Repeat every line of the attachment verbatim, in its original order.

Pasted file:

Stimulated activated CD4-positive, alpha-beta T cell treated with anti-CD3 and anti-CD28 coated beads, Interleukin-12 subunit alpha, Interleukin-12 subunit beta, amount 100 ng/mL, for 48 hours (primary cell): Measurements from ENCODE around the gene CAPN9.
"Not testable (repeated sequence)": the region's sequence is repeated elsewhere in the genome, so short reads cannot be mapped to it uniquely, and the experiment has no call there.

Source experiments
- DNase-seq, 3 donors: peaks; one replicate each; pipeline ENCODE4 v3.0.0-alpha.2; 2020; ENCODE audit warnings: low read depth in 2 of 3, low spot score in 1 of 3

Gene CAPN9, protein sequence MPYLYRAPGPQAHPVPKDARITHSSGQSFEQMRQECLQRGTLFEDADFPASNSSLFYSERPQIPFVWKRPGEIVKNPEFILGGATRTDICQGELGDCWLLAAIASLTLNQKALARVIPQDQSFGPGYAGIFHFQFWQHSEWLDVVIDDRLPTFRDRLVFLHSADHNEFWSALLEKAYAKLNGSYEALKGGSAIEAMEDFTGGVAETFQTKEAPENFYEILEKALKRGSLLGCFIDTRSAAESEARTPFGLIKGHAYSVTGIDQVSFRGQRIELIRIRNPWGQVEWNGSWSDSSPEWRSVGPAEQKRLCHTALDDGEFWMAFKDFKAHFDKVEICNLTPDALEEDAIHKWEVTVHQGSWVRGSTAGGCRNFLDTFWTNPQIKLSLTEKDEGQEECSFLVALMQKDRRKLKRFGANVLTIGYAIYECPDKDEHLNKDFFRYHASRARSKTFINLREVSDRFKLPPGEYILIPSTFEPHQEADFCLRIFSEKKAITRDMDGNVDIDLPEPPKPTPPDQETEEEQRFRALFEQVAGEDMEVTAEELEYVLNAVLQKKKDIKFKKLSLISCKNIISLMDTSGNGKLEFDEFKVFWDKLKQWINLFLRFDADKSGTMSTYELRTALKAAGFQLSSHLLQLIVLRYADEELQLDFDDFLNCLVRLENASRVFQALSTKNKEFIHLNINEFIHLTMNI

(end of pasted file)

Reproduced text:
Stimulated activated CD4-positive, alpha-beta T cell treated with anti-CD3 and anti-CD28 coated beads, Interleukin-12 subunit alpha, Interleukin-12 subunit beta, amount 100 ng/mL, for 48 hours (primary cell): Measurements from ENCODE around the gene CAPN9.
"Not testable (repeated sequence)": the region's sequence is repeated elsewhere in the genome, so short reads cannot be mapped to it uniquely, and the experiment has no call there.

Source experiments
- DNase-seq, 3 donors: peaks; one replicate each; pipeline ENCODE4 v3.0.0-alpha.2; 2020; ENCODE audit warnings: low read depth in 2 of 3, low spot score in 1 of 3

Gene CAPN9, protein sequence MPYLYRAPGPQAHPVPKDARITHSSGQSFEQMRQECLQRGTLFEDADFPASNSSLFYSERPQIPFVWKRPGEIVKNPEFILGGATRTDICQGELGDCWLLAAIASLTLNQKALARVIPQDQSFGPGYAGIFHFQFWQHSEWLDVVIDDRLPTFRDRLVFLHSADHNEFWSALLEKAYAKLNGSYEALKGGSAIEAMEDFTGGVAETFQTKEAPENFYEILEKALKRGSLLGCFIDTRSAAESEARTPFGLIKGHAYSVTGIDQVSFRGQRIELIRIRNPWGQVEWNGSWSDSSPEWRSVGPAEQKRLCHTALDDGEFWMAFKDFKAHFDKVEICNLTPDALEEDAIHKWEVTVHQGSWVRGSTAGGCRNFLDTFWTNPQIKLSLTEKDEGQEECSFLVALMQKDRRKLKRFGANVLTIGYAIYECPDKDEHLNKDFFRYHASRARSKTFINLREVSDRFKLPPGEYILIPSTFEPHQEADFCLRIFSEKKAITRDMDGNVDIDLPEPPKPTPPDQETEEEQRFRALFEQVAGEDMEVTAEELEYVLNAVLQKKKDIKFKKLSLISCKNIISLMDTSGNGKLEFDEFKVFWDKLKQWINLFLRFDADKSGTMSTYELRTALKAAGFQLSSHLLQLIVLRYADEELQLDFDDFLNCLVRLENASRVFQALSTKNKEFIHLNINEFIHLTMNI